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Wye Oak: No Horizon

Stepping outside of one’s comfort zone can create a sense of dislocation. For Wye Oak, with the release of No Horizon, that discomfort is palpable. Around the world these are strange times, and the last six months have only made things stranger. Jenn Wasner and Andy Stack, who make up the Baltimore-based duo, acknowledge the current disconnects. “There’s this sense of communion of making music with other people in real time and space, and that’s something that had eluded us on multiple levels,” Wasner explains.

Seeking that connection for No Horizon meant challenging themselves in a number of different ways. These five songs were created specifically to be performed in collaboration with the Brooklyn Youth Chorus. So a change of perspective was definitely in order. Wasner discovered she had to, “write music that was separate from my own personal perspective because so much music I’ve written has been emotionally linked to my experience or semi-autobiographical.”

That new music begins with a strummed guitar, quickly followed by electronic burbles as the chorus repeats the letters of the title, “AEIOU”. By the time Wasner’s voice comes in the song has built considerably. There is a distinct sense of dislocation in the lyrics, “But mountains are not pictures of mountains/ Or the letters that spell the word/ in the language we are speaking.” The song builds to a crescendo of sound before the chorus of voices again repeats the title’s letters. Written when the current administration was attempting to minimize the existence of people by removing the words used to define them, it was attempt to speak to that issue. Language has power, yet as people we are more than what words can suggest.

The keyboard dominated “No Place” offers a dance drum beat atop a hypnotic piano line. The Brooklyn Youth Chorus comes in and sings each lyric before Wasner repeats the line in a whispery voice that adds to the song’s sense of separation between physical bodies and consciousness. “(Who are you?/ Who am I?/ Where are we?/ What’s happened to us?” These kinds of existential questions are rarely found in popular music, largely because they can’t be answered easily in a three-minute tune. The fact that Wye Oak is asking them unapologetically speaks volumes about the band.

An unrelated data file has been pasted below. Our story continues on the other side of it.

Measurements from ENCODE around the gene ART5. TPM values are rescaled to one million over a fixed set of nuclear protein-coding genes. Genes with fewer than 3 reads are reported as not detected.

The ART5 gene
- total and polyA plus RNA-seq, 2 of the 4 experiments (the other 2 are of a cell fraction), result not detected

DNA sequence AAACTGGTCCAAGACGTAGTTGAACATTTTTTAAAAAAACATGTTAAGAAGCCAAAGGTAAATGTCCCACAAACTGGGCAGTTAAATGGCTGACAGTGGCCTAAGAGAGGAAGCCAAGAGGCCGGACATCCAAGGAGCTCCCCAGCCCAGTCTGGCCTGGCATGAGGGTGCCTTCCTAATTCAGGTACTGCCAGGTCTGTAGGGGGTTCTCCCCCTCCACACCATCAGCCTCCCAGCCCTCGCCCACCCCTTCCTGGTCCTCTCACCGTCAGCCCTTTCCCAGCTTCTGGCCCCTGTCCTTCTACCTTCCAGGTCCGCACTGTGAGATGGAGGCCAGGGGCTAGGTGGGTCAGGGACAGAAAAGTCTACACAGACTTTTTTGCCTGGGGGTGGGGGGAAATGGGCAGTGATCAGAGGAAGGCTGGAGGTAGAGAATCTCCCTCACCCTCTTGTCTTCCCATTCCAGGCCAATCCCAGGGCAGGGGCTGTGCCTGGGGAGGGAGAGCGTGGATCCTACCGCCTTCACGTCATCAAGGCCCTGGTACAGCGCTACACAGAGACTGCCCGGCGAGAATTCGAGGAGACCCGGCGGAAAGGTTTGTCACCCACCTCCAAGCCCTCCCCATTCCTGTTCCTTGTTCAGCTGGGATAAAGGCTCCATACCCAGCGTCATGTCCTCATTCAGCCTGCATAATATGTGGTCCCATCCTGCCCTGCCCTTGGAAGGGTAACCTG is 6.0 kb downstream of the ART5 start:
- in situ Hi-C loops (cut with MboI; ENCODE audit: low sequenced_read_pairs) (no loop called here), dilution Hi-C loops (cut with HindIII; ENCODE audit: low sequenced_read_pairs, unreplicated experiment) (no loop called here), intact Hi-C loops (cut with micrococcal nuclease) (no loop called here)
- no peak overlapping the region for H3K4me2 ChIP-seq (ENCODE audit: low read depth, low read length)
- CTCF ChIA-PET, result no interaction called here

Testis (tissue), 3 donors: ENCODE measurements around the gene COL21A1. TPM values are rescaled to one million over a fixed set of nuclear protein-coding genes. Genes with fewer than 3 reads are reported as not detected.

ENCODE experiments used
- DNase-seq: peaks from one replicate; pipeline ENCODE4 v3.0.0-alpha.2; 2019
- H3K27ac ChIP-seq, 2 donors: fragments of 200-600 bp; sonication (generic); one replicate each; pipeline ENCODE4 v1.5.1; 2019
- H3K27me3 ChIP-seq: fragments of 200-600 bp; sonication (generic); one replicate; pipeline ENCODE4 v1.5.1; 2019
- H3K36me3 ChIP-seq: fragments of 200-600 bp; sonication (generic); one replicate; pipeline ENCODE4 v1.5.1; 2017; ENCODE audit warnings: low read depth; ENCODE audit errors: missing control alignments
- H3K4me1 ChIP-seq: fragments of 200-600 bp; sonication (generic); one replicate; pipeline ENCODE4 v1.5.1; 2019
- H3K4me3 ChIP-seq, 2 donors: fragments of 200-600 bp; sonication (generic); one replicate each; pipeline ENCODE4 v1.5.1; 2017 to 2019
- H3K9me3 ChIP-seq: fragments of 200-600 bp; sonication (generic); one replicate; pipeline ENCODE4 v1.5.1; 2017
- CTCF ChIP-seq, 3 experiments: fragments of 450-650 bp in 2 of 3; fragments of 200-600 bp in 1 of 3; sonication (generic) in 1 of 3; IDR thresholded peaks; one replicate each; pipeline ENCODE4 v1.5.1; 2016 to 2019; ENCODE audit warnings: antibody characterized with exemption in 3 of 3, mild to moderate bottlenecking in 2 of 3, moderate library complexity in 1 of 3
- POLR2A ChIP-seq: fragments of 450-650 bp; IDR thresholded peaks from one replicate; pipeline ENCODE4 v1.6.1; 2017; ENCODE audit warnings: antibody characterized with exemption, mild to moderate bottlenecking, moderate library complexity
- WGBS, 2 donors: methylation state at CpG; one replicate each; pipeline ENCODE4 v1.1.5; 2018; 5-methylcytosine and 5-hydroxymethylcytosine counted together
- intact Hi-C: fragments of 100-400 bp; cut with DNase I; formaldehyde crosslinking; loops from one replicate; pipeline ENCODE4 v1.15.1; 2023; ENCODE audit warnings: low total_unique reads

The music of No Horizon is probably closer to Philip Glass than to current chart toppers. This is made crystal clear on “Sky Witness,” where a number of sections feature the kind of repetition that is a trademark of the Glass catalog. In particular, a section beginning around the 4:30 mark feels as if it could have been lifted wholesale. It’s rare to see a band stepping so far outside their comfort zone to incorporate two such disparate worlds.

Thanks to the good fortune of teaming up with the Brooklyn Youth Choir, Wye Oak has been able to successfully meld the classical and the contemporary. In the process they have given us a look into the future, suggesting that if we do not like what we see, then we have work to do.

Summary
Stepping outside their comfort zone to incorporate disparate worlds.
75 %
Consequential Collaboration
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